PAME releases first capsule containing a GPS transmitter to simulate how marine litter travels across the ocean
The Arctic Council’s Protection of the Arctic Marine Environment (PAME) Working Group launched the first bottle equipped with a GPS transmitter into the Atlantic today 12 September. Called “plastic in a bottle”, the capsule will simulate how marine litter and plastics travel far distances into and out of Arctic waters. The collected data will serve as an outreach tool to create awareness around the growing concerns on marine litter in the Arctic. This first plastic in a bottle was sent off from the Reykjanes peninsula by Guðmundur Ingi Guðbrandsson, Iceland’s Minister for the Environment and Natural Resources from the Icelandic Coast Guard vessel Thor in conjunction with the PAME Working Group meeting in Reykjavík. Iceland currently holds the Chairmanship of the Arctic Council until 2021 and places a special focus on marine litter and plastics in the Arctic.
The saying “out of sight, out of mind” does not apply to litter that has made their way into the ocean. Currents, streams, waves and wind carry marine litter across the seas. Neither the deep sea nor beaches in the Arctic are exempt from this pollution. However, when it comes to how plastics travel into and out of Arctic waters, our knowledge on the trajectories of this marine litter remains limited. With this capsule PAME is seeking to gain valuable information to better understand this problem.
Over the next few months PAME will be launching more capsules from different locations across the Arctic. The capsules were designed and built by Icelandic engineering firm Verkís. Every day, the GPS transmitter sends a signal allowing viewers to follow the journey of the bottle in real time through an online map on the PAME website. “Our aim is to show how expansively marine litter and plastics can travel and to gain a better understanding of how plastics that originate from far away end up on shores in the Arctic. The project is also a great outreach tool to create awareness around the issue of marine litter and plastics in the Arctic”, said Soffía Guðmundsdóttir, PAME’s Executive Secretary.
The PAME Working Group aims at releasing the remaining capsules in different areas across the Arctic. “We have discussed different areas with experts on oceanography and meteorology and a leading expert in Iceland on ocean currents. According to them, one could not expect an object like the plastic capsules could travel long distances to certain areas with ocean currents. Weather and waves may have substantial effects on the capsules in addition to currents,” explained Soffía.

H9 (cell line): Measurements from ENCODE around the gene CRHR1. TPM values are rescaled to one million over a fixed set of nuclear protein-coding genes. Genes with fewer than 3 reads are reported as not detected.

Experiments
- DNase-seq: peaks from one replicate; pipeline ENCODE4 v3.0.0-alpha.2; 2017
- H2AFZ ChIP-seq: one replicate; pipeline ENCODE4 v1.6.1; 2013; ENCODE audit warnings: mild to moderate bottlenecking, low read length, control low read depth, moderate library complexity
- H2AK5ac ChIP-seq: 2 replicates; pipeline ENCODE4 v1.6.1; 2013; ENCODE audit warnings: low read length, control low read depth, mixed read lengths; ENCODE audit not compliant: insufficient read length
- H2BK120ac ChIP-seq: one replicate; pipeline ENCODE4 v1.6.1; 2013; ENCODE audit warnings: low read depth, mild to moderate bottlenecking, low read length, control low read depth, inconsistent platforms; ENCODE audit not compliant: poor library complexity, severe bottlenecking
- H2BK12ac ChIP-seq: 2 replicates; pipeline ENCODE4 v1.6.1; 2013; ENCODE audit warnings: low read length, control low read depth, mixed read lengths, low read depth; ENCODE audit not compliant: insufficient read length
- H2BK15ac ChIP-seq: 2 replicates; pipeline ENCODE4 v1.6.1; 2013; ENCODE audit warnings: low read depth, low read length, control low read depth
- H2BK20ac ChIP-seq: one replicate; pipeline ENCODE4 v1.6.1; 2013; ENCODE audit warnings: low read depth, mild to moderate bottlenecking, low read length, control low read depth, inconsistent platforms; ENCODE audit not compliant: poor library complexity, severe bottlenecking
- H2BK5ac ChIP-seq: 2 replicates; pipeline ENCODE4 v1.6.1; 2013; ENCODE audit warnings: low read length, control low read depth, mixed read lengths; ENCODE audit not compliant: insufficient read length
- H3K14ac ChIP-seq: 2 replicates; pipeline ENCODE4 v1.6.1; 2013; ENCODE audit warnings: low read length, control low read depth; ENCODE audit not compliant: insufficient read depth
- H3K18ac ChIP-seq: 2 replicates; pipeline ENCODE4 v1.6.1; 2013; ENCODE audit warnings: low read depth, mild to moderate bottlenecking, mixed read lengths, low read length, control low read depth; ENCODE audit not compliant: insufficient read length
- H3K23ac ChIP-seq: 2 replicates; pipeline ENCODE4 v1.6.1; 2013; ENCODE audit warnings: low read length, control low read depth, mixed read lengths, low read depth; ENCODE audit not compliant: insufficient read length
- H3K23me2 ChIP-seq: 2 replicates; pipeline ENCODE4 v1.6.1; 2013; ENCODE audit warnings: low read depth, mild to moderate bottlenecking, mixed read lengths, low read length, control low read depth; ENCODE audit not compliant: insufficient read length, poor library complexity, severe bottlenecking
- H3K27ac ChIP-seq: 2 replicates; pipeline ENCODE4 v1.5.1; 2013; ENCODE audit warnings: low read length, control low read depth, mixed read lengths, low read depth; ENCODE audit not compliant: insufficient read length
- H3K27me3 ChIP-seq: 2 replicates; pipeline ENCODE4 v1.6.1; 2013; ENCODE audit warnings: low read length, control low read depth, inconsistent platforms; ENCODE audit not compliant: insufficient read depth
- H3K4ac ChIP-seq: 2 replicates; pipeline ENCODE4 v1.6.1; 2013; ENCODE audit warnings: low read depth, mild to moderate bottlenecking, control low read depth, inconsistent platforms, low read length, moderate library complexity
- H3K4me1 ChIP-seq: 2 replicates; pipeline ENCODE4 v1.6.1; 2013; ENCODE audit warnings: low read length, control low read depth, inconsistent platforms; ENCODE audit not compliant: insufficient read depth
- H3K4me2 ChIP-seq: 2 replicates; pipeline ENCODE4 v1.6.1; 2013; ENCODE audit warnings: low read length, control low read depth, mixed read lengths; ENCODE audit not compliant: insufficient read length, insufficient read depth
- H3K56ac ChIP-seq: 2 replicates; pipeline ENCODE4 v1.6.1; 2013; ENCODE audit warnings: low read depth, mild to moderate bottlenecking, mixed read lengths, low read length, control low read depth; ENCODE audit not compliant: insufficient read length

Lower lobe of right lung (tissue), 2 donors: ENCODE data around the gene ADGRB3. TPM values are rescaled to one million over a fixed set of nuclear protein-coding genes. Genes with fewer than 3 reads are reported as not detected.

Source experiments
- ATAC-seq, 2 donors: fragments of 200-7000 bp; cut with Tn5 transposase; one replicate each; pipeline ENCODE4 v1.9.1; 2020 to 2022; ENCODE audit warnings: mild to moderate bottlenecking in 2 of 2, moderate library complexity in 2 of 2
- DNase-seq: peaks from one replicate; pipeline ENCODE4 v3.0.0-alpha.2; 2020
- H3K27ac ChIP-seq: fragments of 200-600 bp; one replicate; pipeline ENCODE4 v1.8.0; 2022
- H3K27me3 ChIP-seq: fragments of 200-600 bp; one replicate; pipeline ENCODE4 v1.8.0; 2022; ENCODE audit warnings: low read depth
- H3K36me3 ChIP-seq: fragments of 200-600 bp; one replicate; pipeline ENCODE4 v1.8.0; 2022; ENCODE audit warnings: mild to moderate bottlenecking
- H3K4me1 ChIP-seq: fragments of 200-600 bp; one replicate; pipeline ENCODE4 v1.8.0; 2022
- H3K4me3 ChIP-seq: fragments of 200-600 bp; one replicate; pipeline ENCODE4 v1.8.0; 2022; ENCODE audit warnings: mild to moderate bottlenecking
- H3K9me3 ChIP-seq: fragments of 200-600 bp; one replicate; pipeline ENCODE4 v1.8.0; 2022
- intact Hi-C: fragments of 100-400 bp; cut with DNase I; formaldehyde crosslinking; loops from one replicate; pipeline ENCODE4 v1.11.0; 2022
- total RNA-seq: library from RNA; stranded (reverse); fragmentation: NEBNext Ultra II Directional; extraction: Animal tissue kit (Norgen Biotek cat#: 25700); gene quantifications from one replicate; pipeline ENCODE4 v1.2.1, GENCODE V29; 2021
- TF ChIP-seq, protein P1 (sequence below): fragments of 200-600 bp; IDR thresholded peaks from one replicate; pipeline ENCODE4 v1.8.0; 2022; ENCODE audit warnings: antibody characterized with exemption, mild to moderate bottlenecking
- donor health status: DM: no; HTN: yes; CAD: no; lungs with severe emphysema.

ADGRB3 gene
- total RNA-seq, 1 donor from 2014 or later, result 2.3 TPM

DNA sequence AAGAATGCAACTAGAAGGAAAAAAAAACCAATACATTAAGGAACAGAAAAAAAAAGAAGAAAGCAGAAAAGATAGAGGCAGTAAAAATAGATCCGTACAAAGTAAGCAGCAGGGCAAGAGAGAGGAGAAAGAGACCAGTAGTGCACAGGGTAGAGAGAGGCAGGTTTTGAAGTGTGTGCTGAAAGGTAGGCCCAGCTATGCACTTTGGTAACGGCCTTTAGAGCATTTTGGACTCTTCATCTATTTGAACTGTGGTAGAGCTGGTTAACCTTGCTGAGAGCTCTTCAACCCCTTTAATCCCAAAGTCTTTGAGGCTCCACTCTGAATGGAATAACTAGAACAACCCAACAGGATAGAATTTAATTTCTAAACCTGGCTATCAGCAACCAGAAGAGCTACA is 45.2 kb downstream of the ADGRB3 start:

The first bottle has now embarked on its journey with a proper send-off. At the launch, of the 1st capsule the Iceland’s Minister for the Environment and Natural Resources, Guðmundur Ingi Guðbrandsson, said:
“Plastics in the oceans is a growing problem. Therefore, it is essential to enhance knowledge on how marine litter travels around the oceans worldwide. The Plastic in a bottle project will give us an important insight in that regard as well as increasing our awareness about plastics in the oceans. Reducing marine litter, in particular plastics, is one of my priorities as a Minister and we have already initiated many actions and are planning even more to that regard. Iceland has also focused on the topic internationally, including within the Arctic Council and our Chairmanship. I believe that is very important.”
Tackling the issue of marine litter and especially plastics in the Arctic is one of the Arctic Council’s priorities during Iceland’s Chairmanship. At the end of its Chairmanship in May 2021, Iceland plans to provide a comprehensive regional action plan on marine litter and plastics in the Arctic to the Ministers of the Arctic Council.
PAME worked closely together with Verkís in developing the bottles. Verkís has been involved in similar projects in the past and has seen its bottles travel thousands of miles across the Atlantic Ocean for well over a year – reaching Norway, Scotland and the Faroe Islands after being released from Iceland.
“Verkís is thrilled to take part in conveying such an important message across. We have previously been involved in similar projects with the aim of highlighting how marine litter travels and causes problems across the oceans. One of our capsules travelled over 5000 kilometers and washed ashore in northern Norway, six months later,” Arnór Þórir Sigurðsson, Animal Ecologist at Verkís said.
Once washed ashore, a message inside the bottle will instruct the finder what to do with the bottle.
The live map is online here.
The project gratefully acknowledges funding from the Nordic Council of Ministers.